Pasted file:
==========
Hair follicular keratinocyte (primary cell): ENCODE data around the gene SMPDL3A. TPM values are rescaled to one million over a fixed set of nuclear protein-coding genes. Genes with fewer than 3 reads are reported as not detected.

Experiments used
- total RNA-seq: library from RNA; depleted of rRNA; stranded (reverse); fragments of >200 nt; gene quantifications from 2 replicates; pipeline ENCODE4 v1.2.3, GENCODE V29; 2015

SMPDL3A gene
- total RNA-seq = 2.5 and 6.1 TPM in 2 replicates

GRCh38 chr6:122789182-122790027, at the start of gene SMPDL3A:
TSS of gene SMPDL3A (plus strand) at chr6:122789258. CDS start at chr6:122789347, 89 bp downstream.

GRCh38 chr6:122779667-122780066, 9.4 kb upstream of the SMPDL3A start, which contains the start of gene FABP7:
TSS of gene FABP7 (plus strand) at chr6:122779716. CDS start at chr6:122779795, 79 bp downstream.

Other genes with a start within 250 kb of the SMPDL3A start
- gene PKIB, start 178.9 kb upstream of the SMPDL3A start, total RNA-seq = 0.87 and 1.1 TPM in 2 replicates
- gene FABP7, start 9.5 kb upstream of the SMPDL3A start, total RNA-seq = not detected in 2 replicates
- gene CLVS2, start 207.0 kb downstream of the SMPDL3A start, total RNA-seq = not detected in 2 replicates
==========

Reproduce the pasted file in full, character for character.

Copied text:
Hair follicular keratinocyte (primary cell): ENCODE data around the gene SMPDL3A. TPM values are rescaled to one million over a fixed set of nuclear protein-coding genes. Genes with fewer than 3 reads are reported as not detected.

Experiments used
- total RNA-seq: library from RNA; depleted of rRNA; stranded (reverse); fragments of >200 nt; gene quantifications from 2 replicates; pipeline ENCODE4 v1.2.3, GENCODE V29; 2015

SMPDL3A gene
- total RNA-seq = 2.5 and 6.1 TPM in 2 replicates

GRCh38 chr6:122789182-122790027, at the start of gene SMPDL3A:
TSS of gene SMPDL3A (plus strand) at chr6:122789258. CDS start at chr6:122789347, 89 bp downstream.

GRCh38 chr6:122779667-122780066, 9.4 kb upstream of the SMPDL3A start, which contains the start of gene FABP7:
TSS of gene FABP7 (plus strand) at chr6:122779716. CDS start at chr6:122779795, 79 bp downstream.

Other genes with a start within 250 kb of the SMPDL3A start
- gene PKIB, start 178.9 kb upstream of the SMPDL3A start, total RNA-seq = 0.87 and 1.1 TPM in 2 replicates
- gene FABP7, start 9.5 kb upstream of the SMPDL3A start, total RNA-seq = not detected in 2 replicates
- gene CLVS2, start 207.0 kb downstream of the SMPDL3A start, total RNA-seq = not detected in 2 replicates